Chris Elliott is too too Chris Elliot, I guess, to be a superstar. Still is the absurdist actor-writer known for his Letterman appearances, roles in "There's Something About Mary" and "Groundhog Day," his surprisingly witty cinematic belly-flop "Cabin Boy," and his cult classic TV series "Get a Life" as funny as many of comedy's brightest, shiniest stars?
The answer to that question is certainly yes. Everything that makes Elliott great, and everything that makes him so baffling to the Gods of Comedy, is on full display in "The Guy Under the Sheets," his droll "unauthorized autobiography."
The book comes at an interesting time for the blond-and-bearded, wide-eyed comedian. His daughter, Abby Elliott, who logged four seasons on "Saturday Night Live," appeared on CBS hit "How I Met Your Mother" a show which he himself appeared on, in a memorable role. And he is currently appearing on one of the most brilliant series on Cartoon Network's Adult Swim block, "Eagleheart." (It's a "Walker, Texas Ranger" parody, and it's predictably hysterical.)
But while in the midst of these TV appearances, Elliott has carved out a niche as a literary humorist. In 2007, he released his third book, a wonderful parody of Jon Krakauer's "Into Thin Air" titled, appropriately, "Into Hot Air," and its greatest character "Chris Elliott" is back in "Under the Sheets."
Here, he leaps between real events and characters and fictional creations with ease, resulting in a memoir that is wonderfully untrustworthy, and wildly entertaining.
If a tad too lengthy at more than 200 pages, "Sheets" is nevertheless hilarious, as Elliott becomes imprisoned on Marlon Brando's island, saves the life of John Gotti, casts Bette Davis in a sitcom, and earns a role in "There's Something About Mary" over Charlton Heston.
Of course, part of the fun comes when reality and fantasy collide. Is it possible Elliott really did meet David Letterman for the first time while leading a tour group through Rockefeller Center? I suppose. Maybe it's funnier not to know.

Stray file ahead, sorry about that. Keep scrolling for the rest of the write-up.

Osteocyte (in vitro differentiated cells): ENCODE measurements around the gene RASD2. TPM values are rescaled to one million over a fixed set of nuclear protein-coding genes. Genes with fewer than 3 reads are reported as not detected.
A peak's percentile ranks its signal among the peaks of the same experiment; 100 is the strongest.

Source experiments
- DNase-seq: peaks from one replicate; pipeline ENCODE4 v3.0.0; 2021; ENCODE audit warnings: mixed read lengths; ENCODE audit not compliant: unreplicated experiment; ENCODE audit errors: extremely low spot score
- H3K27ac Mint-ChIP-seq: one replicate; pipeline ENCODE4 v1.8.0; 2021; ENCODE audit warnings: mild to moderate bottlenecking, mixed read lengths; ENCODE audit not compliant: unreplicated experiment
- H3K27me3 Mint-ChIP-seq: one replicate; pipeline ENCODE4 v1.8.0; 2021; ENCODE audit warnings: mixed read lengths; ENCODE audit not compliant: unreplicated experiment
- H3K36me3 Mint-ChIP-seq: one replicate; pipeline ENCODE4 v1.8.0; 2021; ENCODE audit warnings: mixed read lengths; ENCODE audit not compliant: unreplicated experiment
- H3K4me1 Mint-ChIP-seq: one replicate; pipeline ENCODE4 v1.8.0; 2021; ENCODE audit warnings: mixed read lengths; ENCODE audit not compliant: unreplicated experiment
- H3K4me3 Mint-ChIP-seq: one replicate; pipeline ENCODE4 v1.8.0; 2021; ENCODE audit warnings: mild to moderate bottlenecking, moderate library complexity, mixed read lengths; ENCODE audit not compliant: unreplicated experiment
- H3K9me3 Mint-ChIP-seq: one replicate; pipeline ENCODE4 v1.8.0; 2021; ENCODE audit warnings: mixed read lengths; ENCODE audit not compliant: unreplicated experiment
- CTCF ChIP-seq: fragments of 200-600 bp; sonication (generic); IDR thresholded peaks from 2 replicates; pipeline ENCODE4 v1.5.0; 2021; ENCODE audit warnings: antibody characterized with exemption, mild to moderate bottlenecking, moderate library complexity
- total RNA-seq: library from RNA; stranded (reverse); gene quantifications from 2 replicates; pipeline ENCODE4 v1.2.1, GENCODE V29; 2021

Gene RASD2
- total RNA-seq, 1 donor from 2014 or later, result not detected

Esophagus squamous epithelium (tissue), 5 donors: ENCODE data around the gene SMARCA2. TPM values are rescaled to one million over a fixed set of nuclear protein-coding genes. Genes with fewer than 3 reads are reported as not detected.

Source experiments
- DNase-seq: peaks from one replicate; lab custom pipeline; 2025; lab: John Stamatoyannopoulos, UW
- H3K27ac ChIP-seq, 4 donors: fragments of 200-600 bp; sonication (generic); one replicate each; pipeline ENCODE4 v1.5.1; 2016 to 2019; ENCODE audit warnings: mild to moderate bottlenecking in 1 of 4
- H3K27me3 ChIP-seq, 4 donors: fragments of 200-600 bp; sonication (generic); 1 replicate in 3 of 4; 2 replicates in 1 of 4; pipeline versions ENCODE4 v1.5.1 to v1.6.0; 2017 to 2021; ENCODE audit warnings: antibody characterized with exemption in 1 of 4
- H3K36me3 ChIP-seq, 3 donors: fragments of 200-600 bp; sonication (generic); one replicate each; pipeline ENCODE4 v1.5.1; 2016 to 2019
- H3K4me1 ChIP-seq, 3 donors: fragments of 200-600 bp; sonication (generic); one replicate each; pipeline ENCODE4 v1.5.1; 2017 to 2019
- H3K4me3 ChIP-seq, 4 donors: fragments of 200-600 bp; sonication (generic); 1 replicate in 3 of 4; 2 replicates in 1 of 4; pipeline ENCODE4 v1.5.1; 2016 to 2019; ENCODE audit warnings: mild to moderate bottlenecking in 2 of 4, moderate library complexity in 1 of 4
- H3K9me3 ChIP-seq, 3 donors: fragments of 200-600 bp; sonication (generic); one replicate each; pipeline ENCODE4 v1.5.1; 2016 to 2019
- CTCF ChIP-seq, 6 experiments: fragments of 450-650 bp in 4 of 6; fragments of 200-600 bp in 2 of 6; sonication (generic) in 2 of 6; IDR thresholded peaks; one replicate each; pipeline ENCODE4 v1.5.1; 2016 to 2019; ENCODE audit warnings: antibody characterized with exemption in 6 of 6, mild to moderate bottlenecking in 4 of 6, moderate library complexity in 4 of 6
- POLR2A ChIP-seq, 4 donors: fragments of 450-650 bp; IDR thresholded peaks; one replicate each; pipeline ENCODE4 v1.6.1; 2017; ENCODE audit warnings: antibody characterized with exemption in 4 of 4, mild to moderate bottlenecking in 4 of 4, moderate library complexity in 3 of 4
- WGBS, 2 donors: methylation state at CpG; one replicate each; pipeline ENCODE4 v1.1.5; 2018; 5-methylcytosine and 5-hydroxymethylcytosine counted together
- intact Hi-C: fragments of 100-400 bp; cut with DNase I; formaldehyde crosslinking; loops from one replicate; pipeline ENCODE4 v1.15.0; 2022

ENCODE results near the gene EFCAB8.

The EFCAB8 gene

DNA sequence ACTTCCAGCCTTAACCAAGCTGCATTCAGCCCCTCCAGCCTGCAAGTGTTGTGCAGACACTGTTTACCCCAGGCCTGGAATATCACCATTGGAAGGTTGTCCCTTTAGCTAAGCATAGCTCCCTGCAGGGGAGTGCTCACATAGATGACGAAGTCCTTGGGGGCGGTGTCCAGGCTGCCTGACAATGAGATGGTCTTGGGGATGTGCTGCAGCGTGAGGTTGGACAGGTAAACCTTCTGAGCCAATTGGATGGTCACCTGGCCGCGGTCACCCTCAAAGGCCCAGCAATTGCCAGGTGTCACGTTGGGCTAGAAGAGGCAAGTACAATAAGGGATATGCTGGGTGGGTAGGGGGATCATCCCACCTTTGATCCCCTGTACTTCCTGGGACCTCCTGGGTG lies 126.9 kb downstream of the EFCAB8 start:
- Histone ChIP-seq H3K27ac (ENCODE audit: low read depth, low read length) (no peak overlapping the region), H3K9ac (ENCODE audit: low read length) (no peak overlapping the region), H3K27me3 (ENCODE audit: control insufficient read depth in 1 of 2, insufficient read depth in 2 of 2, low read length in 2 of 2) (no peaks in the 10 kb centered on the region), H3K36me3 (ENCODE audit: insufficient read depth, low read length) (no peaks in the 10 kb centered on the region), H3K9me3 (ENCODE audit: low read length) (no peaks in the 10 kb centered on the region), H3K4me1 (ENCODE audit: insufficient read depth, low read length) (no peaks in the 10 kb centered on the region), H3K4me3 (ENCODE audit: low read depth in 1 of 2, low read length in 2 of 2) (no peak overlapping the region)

The faux-creation of the notorious "Cabin Boy" leads to one of book's most memorable chapters. It all seemed so promising, he writes:
"On paper, it looked like a guaranteed hit: the writing caliber of Elliott and [writer-director Adam] Resnick, two of the most innovative voices in comedy, combined with the visual genius of Tim Burton, a proven commercial commodity, and the raw talents of Aileen Wuornos, one of the most prolific serial killers of all time."
Clearly, Elliott is aware "Cabin Boy" was always going to be a hard sell; he "quotes" Jeffrey Katzenberg at the film's (fake) premier: "If somebody came up to you and said they needed $0 million to do a movie starring Chris Elliott lost at sea with a bunch of fat fisherman and a giant tobacco-spewing cupcake, wouldn't you flip, too?"
The film was not a success even in Elliott's fantasy, it flops but like much of his other works (especially "Get a Life") has a fanbase. Depression follows for a few pages.
Then, Elliott has success with a role in "Mary" and has Elton John dedicate a song to him. "Sheets" ends in appropriately absurd fashion, after "Eagleheart's" Adult Swim premiere: "The night of March 10, Shelley Winters threw a big party at the Chateau Marmont in honor of Elliott's 30 years in show business."
Things do not go well, of course' the ghostly apparitions of Peter Lawford and Bobby Kennedy appear, Dr. Ruth swears her undying love, and, eventually, Chris Elliott is down for the count. "Ten minutes later Dr. Conrad Murray arrived, accompanied by three strippers." You can probably guess the end result.
The final line is brilliant in its subversion of the memoir genre's usual triumphant close, and also another indicator at its author's bracing self-awareness:
"As the body was brought out, one of the paramedics asked his partner, Hey, who's the guy under the sheets?' Oh, you know. What's-his-name. The guy who wasn't funny."
He may not be a household name, but Chris Elliott has a following that is both loving and devoted. The cult of Chris will devour "The Guy Under the Sheets," and they'll be quick to tell you how wrong the teller of that last line is.
Christoper Schobert is a staff editor at Buffalo Spree and a frequent News freelance critic.
The Guy Under the Sheets
By Chris Elliott
Blue Rider Press256 pages, $26.95